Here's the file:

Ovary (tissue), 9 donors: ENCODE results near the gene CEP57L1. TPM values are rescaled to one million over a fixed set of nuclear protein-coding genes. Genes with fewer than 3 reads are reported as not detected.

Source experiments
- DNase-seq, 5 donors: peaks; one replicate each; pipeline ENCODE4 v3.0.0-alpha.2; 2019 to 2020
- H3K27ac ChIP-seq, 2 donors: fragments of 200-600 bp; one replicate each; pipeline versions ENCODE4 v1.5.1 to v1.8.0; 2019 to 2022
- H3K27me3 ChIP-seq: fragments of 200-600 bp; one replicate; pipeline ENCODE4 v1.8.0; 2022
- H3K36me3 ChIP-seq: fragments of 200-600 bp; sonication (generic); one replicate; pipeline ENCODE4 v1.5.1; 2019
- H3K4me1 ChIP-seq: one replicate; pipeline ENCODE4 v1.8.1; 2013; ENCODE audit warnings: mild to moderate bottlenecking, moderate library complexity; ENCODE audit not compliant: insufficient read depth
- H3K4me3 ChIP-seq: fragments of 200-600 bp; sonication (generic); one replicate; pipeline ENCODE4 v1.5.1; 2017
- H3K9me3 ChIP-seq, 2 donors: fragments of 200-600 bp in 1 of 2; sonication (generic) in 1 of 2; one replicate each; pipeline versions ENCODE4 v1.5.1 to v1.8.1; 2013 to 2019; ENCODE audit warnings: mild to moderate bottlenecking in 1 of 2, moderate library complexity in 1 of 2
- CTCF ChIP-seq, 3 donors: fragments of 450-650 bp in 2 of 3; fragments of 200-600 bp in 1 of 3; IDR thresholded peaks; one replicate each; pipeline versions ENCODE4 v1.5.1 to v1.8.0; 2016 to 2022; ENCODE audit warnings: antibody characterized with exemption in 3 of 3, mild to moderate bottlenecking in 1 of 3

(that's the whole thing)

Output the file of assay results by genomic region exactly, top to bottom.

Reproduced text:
Ovary (tissue), 9 donors: ENCODE results near the gene CEP57L1. TPM values are rescaled to one million over a fixed set of nuclear protein-coding genes. Genes with fewer than 3 reads are reported as not detected.

Source experiments
- DNase-seq, 5 donors: peaks; one replicate each; pipeline ENCODE4 v3.0.0-alpha.2; 2019 to 2020
- H3K27ac ChIP-seq, 2 donors: fragments of 200-600 bp; one replicate each; pipeline versions ENCODE4 v1.5.1 to v1.8.0; 2019 to 2022
- H3K27me3 ChIP-seq: fragments of 200-600 bp; one replicate; pipeline ENCODE4 v1.8.0; 2022
- H3K36me3 ChIP-seq: fragments of 200-600 bp; sonication (generic); one replicate; pipeline ENCODE4 v1.5.1; 2019
- H3K4me1 ChIP-seq: one replicate; pipeline ENCODE4 v1.8.1; 2013; ENCODE audit warnings: mild to moderate bottlenecking, moderate library complexity; ENCODE audit not compliant: insufficient read depth
- H3K4me3 ChIP-seq: fragments of 200-600 bp; sonication (generic); one replicate; pipeline ENCODE4 v1.5.1; 2017
- H3K9me3 ChIP-seq, 2 donors: fragments of 200-600 bp in 1 of 2; sonication (generic) in 1 of 2; one replicate each; pipeline versions ENCODE4 v1.5.1 to v1.8.1; 2013 to 2019; ENCODE audit warnings: mild to moderate bottlenecking in 1 of 2, moderate library complexity in 1 of 2
- CTCF ChIP-seq, 3 donors: fragments of 450-650 bp in 2 of 3; fragments of 200-600 bp in 1 of 3; IDR thresholded peaks; one replicate each; pipeline versions ENCODE4 v1.5.1 to v1.8.0; 2016 to 2022; ENCODE audit warnings: antibody characterized with exemption in 3 of 3, mild to moderate bottlenecking in 1 of 3